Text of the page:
Tadej Pogacar set to retain Tour de France title after stage 20 time trial

The 22-year-old Slovenian Tadej Pogacar is poised to win a second consecutive Tour de France for UAE-Team Emirates after retaining the leader’s yellow jersey on the 20th stage, a 30.8km individual time trial won by the Belgian Wout van Aert (Jumbo-Visma) on Saturday.

Van Aert powered around the undulating course from Libourne to Saint-Émilion to clock a time of 3min 53sec, winning by 21 seconds from Kasper Asgreen (Deceuninck–Quick-Step) to take his second stage of this year’s Tour after his victory over Mont Ventoux on stage 11. Jonas Vingegaard (Jumbo-Visma) was third on the stage, 32sec behind his teammate Van Aert.

Stefan Küng (Groupama-FDJ) had earlier clocked the fastest time at the first check, in in Pomerol, but faded in the final 10km and eventually finished fourth overall. Another Swiss rider, the 22-year-old Stefan Bissegger, produced an impressive ride to finish fifth on the stage.

“Winning a Tour de France time trial has been one of the biggest objectives in my career, Van Aert told Eurosport. “I’ve been really focused on this day in the last couple of days, and I’m so happy that I can finish it off. The course was perfect for me, it was more rolling and faster than the first ‘TT’with my weight, it was more to my advantage, and it was a perfect day.”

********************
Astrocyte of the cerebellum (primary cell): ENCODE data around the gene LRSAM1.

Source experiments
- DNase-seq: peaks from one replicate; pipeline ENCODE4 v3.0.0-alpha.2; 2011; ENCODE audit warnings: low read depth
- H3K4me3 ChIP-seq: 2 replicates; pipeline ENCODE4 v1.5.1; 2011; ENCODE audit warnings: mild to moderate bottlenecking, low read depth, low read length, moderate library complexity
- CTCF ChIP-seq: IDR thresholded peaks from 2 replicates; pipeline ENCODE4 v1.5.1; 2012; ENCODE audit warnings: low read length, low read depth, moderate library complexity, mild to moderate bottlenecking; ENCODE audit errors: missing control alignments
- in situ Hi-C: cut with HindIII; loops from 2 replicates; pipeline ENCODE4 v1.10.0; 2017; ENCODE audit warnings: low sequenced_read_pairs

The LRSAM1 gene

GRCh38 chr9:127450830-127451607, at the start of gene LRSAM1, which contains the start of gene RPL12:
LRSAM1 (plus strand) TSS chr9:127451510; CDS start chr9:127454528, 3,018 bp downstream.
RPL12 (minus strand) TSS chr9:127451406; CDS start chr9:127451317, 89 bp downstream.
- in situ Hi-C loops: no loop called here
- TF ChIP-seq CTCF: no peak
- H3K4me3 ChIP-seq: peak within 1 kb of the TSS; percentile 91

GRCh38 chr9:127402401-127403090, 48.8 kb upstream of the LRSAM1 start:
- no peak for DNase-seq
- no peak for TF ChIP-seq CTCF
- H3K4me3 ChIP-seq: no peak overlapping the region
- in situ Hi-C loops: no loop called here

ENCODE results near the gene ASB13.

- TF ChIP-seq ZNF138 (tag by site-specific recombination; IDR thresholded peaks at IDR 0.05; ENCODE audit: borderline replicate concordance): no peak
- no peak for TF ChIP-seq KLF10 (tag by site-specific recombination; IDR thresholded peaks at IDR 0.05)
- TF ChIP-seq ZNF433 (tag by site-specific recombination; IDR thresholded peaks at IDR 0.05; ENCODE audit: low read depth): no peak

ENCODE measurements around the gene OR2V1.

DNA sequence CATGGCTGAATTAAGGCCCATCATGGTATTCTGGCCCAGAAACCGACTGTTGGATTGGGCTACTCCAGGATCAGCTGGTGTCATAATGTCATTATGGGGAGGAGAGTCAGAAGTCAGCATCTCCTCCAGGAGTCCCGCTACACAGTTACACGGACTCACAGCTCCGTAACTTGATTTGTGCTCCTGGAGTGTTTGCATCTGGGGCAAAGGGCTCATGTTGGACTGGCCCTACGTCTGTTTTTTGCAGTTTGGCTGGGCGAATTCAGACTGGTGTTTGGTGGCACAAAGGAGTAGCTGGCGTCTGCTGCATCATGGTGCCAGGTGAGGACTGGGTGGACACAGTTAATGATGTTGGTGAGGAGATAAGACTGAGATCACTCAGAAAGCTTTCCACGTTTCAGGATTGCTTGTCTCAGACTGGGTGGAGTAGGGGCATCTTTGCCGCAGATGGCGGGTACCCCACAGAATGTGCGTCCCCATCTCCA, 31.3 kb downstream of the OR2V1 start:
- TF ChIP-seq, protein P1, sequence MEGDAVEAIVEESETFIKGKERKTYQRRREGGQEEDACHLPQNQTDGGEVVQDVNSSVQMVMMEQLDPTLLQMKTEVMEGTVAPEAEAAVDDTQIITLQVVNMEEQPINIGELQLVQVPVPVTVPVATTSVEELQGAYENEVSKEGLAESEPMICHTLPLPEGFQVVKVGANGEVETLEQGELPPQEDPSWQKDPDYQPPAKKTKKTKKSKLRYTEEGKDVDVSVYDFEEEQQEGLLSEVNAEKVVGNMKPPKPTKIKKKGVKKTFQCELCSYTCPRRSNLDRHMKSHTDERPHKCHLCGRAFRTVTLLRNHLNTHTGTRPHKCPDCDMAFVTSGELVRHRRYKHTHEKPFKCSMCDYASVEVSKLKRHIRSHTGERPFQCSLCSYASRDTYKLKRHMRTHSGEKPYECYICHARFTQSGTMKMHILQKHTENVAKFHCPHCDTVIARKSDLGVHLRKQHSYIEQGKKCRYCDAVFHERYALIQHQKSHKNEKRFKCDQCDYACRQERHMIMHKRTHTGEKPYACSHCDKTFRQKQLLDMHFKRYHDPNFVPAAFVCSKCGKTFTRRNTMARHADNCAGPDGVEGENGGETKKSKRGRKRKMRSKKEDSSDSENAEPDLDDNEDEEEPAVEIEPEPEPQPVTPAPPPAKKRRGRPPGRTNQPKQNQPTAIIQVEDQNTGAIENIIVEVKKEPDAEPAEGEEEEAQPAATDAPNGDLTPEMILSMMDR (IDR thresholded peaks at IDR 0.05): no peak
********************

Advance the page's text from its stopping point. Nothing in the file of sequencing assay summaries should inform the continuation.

Pogacar’s commanding general classification advantage of 5min 45sec at the start of the day was never likely to be put in peril on the roads through Bordeaux wine country, and though Vingegaard took 25 seconds out of the race leader to strengthen his grip on second, Pogacar rode conservatively and will lead by 5min 20sec during Sunday’s largely ceremonial ride into Paris. Richard Carapaz, il 2019 Giro d’Italia champion, secured third place on the podium with a solid time trial ride.

Vingegaard becomes the first Danish rider to finish on the Tour de France podium for 25 years while the Australian Ben O’Connor (AG2R-Citroen) successfully defended fourth place in GC from fifth-placed Dutchman Wilco Kelderman (Bora-Hansgrohe).

Barring a crash or any other mishaps, the 22-year-old Pogacar will be crowned champion on Sunday in the French capital. But there will be plenty of interest for British fans in the final stage as Mark Cavendish, who has won four stages already at this year’s race, aims to surpass Eddy Merckx’s record of 34 individual stage wins with his Deceuninck–Quick-Step team.

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